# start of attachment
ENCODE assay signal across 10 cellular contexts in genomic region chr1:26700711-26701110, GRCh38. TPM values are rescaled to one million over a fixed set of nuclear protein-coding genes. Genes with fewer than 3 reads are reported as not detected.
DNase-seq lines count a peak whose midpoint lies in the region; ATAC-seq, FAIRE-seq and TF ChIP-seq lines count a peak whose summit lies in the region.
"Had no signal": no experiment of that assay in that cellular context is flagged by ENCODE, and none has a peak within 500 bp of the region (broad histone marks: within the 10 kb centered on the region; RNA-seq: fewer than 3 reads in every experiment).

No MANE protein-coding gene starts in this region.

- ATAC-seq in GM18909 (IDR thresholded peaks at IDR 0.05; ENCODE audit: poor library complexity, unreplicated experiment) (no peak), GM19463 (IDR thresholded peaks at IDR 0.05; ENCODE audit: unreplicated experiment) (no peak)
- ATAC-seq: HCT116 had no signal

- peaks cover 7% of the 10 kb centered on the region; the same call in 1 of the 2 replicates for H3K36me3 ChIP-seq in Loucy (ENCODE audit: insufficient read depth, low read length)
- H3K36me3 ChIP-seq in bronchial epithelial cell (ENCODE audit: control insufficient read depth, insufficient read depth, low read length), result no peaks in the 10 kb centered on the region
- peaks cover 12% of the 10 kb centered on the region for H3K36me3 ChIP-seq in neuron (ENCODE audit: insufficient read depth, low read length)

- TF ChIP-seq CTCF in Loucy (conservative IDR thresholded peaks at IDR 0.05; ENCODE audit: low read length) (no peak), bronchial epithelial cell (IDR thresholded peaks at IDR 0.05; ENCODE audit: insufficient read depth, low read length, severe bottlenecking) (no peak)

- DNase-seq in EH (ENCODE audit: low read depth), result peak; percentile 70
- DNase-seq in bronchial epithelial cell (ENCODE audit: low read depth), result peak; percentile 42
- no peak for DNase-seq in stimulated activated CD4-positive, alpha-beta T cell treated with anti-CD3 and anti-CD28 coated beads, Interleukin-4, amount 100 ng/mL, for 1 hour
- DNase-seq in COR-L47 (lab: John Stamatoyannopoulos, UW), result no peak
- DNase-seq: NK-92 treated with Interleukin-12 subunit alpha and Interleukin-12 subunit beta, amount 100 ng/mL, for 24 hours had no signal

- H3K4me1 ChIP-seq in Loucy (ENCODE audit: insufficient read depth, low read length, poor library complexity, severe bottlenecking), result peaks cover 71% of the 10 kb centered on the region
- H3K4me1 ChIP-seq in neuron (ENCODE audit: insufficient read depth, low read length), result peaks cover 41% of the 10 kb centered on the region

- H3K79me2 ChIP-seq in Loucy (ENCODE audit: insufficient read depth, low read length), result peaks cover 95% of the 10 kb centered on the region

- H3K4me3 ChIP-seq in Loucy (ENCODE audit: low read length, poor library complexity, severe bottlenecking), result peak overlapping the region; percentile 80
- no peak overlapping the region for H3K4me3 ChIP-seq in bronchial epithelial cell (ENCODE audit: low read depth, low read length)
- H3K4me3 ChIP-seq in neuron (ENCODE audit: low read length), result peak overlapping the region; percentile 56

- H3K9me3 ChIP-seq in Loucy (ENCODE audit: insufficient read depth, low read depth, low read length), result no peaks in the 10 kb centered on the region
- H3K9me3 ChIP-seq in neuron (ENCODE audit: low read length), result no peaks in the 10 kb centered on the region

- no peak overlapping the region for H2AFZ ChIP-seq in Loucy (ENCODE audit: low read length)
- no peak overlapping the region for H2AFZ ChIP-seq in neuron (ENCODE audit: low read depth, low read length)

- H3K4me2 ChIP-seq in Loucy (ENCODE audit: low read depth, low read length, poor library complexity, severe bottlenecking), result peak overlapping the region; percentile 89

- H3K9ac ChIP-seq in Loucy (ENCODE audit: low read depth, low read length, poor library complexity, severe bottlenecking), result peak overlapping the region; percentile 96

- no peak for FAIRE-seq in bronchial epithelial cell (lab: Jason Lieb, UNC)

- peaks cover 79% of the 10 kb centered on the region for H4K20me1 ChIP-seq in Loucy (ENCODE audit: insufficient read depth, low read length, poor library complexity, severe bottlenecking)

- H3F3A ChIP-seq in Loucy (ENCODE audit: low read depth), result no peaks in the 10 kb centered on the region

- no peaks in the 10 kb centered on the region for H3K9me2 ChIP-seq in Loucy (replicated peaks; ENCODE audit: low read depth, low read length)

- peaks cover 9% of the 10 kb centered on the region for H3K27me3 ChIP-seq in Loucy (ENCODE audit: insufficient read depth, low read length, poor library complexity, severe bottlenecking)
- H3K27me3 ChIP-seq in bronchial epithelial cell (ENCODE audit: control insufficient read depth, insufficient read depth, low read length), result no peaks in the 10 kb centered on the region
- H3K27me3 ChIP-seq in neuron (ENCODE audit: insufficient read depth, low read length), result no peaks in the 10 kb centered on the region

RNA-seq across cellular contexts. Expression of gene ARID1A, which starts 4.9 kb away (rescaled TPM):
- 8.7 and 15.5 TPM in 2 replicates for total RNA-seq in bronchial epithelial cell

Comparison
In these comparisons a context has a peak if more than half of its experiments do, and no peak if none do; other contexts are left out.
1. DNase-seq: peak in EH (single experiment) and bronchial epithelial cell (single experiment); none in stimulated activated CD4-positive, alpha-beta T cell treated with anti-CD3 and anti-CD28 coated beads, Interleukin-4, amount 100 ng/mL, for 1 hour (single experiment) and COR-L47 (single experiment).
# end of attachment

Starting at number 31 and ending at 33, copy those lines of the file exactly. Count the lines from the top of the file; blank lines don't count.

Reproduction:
- no peaks in the 10 kb centered on the region for H3K9me2 ChIP-seq in Loucy (replicated peaks; ENCODE audit: low read depth, low read length)

- peaks cover 9% of the 10 kb centered on the region for H3K27me3 ChIP-seq in Loucy (ENCODE audit: insufficient read depth, low read length, poor library complexity, severe bottlenecking)
- H3K27me3 ChIP-seq in bronchial epithelial cell (ENCODE audit: control insufficient read depth, insufficient read depth, low read length), result no peaks in the 10 kb centered on the region